I'm a semi newbie in crypto (I've had that uni course of discrete math that includes basic cryptography principles) and wanted to go a bit further in isogeny graphs.

I have downloaded the C implementation of SIDH/SIKE from the Microsoft Github page and can't understand the difference between the two. However, most of the resources I find online are either sketchy youtube videos or unreadable academic papers using terms I am unfamiliar with. Any resources/ideas would be appreciated.


1 Answer 1


SIDH is a form of post-quantum Diffie–Hellman key agreement with a non-abelian structure using isogenies. It stands for Supersingular Isogeny Diffie–Hellman. SIKE is the name of the specific submission given to NIST for standardization with a set of specific, fixed parameters. It stands for Supersingular Isogeny Key Encapsulation. SIKE is SIDH, but not all SIDH parameters are SIKE.

From their official website, SIKE is standardized in two forms: SIKE.PKE, an asymmetric encryption algorithm, and SIKE.KEM, a key encapsulation mechanism. They both support four parameter sets: SIKEp434, SIKEp503, SIKEp610, and SIKEp751. SIDH is just an algorithm and doesn't standardize any parameters. You could say SIDH is to SIKE as ECDH is to (the public key part of) ECIES.

Note that SIKE has been badly broken.

  • $\begingroup$ SIKE stands for Supersingular Isogeny Key Encapsulation. SIKE.KEM is a Key Encapsulation Mechanism. A key encapsulation differs from a key exchange in a subtly technical way; think of it as a key exchange with a long term public key. SIDH is to SIKE as ECDH is to (the public key part of) ECIES. $\endgroup$ Jul 2, 2019 at 22:31
  • $\begingroup$ @LucaDeFeo Yes you're right. It was just a brain fart. Corrected. $\endgroup$
    – forest
    Jul 2, 2019 at 22:32
  • $\begingroup$ @LucaDeFeo is the private key also long term or will there be a new (and fresh) private key for each execution? Also, I don't get the main difference between Key Encapsulation Mechanism and Key Exchange protocols. Isn't there also a long-term public key in "ordinary" Key Exchange Protocols? $\endgroup$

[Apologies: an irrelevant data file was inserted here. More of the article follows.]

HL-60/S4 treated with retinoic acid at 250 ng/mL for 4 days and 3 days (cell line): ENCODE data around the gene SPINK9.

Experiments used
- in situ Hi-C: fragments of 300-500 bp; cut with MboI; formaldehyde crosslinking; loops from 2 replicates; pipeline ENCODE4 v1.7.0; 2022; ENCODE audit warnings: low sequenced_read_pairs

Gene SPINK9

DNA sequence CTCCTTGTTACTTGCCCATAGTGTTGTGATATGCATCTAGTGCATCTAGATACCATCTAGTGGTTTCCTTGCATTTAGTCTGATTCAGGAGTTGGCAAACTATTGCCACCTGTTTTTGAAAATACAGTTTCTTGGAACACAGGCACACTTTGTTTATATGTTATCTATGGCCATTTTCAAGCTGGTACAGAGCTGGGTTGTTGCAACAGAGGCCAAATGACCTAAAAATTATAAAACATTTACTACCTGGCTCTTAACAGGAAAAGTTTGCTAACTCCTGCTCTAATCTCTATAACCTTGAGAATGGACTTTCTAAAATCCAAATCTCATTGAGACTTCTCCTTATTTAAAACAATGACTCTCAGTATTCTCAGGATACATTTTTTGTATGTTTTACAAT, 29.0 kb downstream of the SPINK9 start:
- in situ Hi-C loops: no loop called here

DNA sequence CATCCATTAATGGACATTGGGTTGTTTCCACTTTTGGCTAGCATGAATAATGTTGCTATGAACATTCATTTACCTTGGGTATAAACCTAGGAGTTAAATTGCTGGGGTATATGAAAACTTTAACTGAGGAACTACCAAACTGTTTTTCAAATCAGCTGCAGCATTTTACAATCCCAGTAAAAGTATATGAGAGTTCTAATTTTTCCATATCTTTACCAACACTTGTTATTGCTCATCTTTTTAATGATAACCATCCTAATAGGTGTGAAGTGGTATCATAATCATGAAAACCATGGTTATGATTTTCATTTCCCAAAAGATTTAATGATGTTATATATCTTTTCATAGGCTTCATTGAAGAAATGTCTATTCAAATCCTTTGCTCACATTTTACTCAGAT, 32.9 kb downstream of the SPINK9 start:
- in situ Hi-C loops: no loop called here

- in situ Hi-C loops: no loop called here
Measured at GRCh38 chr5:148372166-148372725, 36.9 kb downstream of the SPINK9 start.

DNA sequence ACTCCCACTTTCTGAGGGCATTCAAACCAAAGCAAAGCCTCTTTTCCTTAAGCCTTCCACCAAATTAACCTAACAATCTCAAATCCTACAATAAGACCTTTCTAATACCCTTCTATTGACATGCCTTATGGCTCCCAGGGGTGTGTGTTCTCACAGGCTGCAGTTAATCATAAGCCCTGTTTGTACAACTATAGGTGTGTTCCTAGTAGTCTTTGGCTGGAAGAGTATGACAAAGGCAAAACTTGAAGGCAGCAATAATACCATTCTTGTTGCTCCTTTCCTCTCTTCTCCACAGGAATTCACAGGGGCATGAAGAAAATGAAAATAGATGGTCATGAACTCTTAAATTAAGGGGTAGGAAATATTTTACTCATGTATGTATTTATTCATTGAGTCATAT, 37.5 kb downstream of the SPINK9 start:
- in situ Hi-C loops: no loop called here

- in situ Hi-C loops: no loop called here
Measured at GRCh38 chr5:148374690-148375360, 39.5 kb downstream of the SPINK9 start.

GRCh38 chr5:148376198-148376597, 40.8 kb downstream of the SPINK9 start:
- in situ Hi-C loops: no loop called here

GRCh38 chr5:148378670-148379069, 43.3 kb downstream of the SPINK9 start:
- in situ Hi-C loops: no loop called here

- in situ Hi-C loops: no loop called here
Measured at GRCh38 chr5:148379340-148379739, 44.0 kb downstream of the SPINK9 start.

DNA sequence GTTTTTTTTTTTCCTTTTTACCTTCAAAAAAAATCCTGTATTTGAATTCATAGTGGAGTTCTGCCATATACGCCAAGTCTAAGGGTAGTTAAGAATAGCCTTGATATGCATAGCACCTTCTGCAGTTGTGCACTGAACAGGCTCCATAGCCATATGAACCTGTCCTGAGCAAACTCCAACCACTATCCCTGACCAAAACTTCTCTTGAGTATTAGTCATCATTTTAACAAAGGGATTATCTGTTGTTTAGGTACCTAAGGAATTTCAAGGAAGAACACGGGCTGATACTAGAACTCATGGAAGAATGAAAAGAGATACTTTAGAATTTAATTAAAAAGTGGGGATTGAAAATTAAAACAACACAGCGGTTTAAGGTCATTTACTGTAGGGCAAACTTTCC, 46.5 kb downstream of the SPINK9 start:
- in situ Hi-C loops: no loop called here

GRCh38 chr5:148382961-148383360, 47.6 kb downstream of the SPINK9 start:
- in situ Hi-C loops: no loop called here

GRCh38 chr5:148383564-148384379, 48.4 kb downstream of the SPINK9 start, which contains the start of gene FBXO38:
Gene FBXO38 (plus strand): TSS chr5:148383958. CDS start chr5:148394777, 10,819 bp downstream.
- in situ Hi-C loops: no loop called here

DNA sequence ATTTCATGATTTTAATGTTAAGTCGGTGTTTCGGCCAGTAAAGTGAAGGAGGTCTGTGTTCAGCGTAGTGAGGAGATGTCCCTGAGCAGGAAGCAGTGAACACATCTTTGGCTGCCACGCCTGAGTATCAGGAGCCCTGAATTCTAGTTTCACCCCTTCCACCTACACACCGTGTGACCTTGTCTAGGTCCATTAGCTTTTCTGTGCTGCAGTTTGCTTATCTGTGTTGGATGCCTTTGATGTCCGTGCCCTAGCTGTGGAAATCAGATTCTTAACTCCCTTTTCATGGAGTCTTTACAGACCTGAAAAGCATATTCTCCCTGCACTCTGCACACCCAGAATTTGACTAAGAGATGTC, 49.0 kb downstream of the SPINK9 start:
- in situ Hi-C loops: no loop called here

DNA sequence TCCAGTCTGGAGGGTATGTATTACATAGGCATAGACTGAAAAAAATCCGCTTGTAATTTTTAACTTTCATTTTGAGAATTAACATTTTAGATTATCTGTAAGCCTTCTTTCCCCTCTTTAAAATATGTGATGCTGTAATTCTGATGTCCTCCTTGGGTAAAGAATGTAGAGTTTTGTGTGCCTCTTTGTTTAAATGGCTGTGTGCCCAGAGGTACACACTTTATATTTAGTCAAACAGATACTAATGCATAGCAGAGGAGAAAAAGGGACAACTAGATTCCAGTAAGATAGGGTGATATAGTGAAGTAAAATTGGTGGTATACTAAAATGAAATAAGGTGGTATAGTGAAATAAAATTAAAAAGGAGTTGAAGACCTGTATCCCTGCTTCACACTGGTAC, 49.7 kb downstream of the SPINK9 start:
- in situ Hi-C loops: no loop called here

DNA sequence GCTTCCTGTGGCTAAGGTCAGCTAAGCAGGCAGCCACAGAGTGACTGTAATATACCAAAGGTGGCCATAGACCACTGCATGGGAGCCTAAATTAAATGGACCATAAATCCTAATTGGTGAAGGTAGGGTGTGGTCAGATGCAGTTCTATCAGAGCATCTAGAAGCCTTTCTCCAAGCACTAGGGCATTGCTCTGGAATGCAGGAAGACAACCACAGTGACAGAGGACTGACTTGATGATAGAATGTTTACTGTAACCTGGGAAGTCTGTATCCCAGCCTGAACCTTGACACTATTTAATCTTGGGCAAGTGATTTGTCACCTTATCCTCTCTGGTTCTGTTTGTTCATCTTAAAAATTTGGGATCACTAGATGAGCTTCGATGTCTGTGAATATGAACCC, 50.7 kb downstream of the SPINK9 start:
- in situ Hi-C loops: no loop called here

– user35869
    Nov 12, 2019 at 13:44
  • $\begingroup$ Private-public keys always go in pairs. If the pk is long term, so is the sk. SIKE has long term keys, because that's what's asked by NIST. Key exchange protocols can be ephemeral, ephemeral-static or static-static, but the usual schoolbook definition is the ephemeral one. $\endgroup$ Nov 13, 2019 at 14:15
  • $\begingroup$ Hmm, not entirely sure if I agree on the definitions. Encryption to me is to hide a previously established message. If that message is a key then it is encapsulation. Key agreement and key encapsulation are both methods of key establishment protocols. You can of course create such a scheme using a key agreement protocol such as DH. With key agreement you both agree (using an algorithm) on a newly calculated shared secret, which is not encapsulated in any way. $\endgroup$
    – Maarten Bodewes
    Aug 18, 2022 at 16:20

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